To be honest, I think this is a step-down from their previous release "Immortalis", There seems to be a lot of filler on this one, Bobby's vocals are still going pretty strong but they can't seem to hit the heights of his performances on albums such as "horrorscope". Some of the songs on this album feel a little too long, That wouldn't be such a problem if there was some good song-writing here but sadly they only occur in short spurts. The guitar duo are still as sharp as ever and deliver many crunching groove inspired thrash riffs which will please any kill fan who likes the previous 3 albums. The drums feel very "light" again, There is no shortage of technical/fast drumming but they just don't deliver the impact as in "bloodletting".
There are many songs on this one which just go in through one ear and go out the other. Making you wonder what the song is about, The themes and the lyrics aren't very clear. One other problem i have personally, is the ordering of the tracks, I'm not convinced by the starting track which clocks in at over 8 minutes long. There seems to plenty of re-hashed material which feels like they've been recycled from old overkill and exodus albums. There is still some fantastic solo-ing to be found on tracks like 'The green and black' and 'Give a little'.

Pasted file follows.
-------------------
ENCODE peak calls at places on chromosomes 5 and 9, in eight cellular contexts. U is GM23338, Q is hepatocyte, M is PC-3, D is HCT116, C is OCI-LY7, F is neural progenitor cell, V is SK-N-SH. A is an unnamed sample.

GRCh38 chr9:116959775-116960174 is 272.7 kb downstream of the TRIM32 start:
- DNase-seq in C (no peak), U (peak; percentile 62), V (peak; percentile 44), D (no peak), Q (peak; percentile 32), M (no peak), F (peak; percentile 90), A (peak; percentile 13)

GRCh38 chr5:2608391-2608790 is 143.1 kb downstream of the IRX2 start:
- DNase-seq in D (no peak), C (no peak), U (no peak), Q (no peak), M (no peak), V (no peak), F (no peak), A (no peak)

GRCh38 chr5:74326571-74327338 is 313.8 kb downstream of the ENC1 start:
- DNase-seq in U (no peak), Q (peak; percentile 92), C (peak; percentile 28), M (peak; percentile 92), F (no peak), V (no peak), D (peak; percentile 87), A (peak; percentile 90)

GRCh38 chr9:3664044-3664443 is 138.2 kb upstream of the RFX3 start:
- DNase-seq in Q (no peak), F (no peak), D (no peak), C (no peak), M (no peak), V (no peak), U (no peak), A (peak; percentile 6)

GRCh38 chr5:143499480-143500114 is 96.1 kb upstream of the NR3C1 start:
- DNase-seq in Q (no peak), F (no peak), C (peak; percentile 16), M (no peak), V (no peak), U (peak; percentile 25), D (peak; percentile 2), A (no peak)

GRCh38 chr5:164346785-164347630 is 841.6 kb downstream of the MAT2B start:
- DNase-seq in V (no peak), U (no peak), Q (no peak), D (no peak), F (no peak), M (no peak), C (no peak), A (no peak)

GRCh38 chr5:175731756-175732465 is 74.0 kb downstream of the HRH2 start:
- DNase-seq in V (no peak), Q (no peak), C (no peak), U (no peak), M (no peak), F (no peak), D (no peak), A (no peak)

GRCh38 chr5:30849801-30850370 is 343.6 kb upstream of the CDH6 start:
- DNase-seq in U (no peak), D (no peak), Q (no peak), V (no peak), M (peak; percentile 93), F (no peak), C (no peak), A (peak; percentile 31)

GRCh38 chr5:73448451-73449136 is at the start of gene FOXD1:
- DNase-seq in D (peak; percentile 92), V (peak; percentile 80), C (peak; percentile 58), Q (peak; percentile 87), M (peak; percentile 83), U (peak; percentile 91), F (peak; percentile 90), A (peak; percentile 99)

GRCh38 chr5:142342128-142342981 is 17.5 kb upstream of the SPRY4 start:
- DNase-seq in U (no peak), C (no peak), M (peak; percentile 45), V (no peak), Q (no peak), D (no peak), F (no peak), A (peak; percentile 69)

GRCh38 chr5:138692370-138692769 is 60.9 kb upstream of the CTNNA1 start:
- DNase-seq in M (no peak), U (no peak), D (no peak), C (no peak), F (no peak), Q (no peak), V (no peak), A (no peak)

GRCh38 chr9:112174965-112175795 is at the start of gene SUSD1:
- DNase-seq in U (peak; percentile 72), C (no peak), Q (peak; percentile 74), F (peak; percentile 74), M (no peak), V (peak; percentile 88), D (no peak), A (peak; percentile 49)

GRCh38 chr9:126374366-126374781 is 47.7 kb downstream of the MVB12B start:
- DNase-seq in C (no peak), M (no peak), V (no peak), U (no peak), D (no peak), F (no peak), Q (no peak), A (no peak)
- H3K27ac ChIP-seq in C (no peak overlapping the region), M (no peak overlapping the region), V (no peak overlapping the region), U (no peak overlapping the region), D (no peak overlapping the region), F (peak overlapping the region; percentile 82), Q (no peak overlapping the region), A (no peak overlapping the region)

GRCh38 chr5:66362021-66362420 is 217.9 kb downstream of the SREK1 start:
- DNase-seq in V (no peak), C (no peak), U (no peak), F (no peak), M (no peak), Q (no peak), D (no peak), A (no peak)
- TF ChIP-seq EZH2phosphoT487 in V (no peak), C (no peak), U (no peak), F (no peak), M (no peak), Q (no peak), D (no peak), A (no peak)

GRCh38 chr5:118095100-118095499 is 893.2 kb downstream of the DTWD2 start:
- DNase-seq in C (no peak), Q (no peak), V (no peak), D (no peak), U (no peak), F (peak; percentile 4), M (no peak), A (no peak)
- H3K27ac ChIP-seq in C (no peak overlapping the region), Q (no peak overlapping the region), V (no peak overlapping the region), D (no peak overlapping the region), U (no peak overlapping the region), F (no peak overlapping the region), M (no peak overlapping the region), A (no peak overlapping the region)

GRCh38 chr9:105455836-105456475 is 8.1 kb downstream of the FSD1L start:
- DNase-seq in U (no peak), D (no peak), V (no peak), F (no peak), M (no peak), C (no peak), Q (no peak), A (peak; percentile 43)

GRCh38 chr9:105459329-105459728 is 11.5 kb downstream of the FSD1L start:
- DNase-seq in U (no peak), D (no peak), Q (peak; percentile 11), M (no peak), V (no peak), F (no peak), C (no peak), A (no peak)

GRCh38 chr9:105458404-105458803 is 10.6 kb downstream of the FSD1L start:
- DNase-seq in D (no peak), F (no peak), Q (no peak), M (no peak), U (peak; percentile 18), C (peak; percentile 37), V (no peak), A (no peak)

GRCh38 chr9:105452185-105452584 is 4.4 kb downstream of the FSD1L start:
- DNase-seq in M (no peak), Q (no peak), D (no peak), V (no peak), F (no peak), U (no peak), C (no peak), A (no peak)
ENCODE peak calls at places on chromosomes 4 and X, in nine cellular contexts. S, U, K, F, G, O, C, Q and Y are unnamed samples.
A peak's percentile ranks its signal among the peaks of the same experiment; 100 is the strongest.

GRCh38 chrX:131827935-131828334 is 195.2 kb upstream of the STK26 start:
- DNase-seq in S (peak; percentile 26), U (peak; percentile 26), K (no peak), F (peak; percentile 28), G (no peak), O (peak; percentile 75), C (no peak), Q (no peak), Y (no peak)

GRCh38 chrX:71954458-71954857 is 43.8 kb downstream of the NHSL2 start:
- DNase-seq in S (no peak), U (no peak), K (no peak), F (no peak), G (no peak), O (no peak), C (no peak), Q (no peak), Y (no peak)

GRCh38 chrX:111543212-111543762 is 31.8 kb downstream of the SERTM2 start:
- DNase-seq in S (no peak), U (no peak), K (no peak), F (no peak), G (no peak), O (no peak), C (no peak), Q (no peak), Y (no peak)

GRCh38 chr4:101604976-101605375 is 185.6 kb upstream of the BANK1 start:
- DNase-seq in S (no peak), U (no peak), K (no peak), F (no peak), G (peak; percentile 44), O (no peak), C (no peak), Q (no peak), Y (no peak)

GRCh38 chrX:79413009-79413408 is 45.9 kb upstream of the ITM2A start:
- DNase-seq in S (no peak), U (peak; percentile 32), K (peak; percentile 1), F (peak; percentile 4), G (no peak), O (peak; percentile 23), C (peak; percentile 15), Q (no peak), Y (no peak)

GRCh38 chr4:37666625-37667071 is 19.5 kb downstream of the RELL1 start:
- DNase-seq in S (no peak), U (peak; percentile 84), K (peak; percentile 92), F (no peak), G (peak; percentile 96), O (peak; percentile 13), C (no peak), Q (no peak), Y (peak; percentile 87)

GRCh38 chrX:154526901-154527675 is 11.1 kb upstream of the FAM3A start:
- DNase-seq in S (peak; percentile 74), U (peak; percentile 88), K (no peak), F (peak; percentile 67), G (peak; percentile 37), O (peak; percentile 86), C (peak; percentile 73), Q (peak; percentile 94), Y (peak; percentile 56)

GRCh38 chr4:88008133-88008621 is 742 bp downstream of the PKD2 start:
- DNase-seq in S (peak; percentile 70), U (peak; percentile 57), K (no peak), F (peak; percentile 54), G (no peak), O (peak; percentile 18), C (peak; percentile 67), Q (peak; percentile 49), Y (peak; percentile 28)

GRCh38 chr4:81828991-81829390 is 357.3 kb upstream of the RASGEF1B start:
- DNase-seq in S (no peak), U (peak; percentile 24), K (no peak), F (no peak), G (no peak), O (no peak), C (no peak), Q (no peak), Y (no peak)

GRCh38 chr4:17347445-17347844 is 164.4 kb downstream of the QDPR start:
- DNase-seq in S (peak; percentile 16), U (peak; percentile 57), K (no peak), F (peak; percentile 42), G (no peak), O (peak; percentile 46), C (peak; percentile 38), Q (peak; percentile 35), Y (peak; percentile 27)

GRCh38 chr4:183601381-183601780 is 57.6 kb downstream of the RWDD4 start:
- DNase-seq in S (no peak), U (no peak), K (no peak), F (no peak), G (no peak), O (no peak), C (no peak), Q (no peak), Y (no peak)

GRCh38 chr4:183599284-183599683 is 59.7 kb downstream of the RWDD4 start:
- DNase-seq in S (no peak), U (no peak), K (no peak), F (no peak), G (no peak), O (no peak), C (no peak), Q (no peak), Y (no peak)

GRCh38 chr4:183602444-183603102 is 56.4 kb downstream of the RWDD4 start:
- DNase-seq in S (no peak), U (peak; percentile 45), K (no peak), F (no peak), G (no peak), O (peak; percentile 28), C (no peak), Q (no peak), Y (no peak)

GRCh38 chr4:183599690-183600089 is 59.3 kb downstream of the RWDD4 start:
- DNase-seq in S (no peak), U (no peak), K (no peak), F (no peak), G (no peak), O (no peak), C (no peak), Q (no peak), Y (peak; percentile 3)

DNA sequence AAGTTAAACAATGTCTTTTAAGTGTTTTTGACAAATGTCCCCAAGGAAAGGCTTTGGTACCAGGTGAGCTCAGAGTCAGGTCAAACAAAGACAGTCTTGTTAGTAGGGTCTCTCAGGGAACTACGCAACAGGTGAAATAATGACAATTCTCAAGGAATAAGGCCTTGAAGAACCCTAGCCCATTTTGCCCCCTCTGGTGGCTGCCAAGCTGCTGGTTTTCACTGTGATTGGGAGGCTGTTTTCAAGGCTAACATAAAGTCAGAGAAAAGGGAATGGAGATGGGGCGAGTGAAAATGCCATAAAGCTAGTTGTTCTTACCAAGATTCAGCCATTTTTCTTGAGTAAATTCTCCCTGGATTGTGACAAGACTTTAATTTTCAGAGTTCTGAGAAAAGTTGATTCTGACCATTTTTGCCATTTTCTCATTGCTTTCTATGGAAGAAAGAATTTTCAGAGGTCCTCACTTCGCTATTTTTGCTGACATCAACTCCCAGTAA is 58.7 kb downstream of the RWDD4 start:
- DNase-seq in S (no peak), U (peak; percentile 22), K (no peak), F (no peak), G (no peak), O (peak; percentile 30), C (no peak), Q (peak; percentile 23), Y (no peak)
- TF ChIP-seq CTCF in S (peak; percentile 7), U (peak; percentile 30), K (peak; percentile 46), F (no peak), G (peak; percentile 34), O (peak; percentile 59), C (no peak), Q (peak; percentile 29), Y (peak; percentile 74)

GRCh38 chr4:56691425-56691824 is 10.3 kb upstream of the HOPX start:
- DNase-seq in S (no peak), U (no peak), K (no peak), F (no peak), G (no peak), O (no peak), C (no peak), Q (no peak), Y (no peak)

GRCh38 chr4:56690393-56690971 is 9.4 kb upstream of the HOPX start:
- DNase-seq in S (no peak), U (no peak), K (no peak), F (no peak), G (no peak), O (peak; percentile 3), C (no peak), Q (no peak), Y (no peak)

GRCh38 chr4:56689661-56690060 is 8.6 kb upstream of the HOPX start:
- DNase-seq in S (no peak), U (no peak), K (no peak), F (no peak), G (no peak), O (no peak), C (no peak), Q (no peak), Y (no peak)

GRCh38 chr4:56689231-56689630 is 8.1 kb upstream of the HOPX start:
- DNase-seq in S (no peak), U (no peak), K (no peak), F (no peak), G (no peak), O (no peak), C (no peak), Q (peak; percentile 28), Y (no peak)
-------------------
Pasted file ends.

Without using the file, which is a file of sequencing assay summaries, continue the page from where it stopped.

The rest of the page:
My favorite track on this album is 'Give a little' which has a really catchy and addictive chorus featuring 'group-shoutings'. The riffs of this album can't help but give you the feeling "Where did i hear something like this before?". The production is pretty good, The bass is clearly audible, as in most kill albums. 'endless war' is pretty good, The track just about saves the whole album from going stale at the right time. This still features more 'talking' and less 'singing' like their previous 3 albums.
Ironbound is a good album, The biggest problem being the track ordering and the length of few of these songs. There is a lot of filler material on some of the tracks, Which aren't bad just a little annoying. This is a good move into the new decade for the old thrash-gods. You could do much worse than buy this album. Get this if you're a die-hard overkill fan as I'm pretty sure this is exactly what over-kill fans want or if you're looking for an album to kick-start 2010.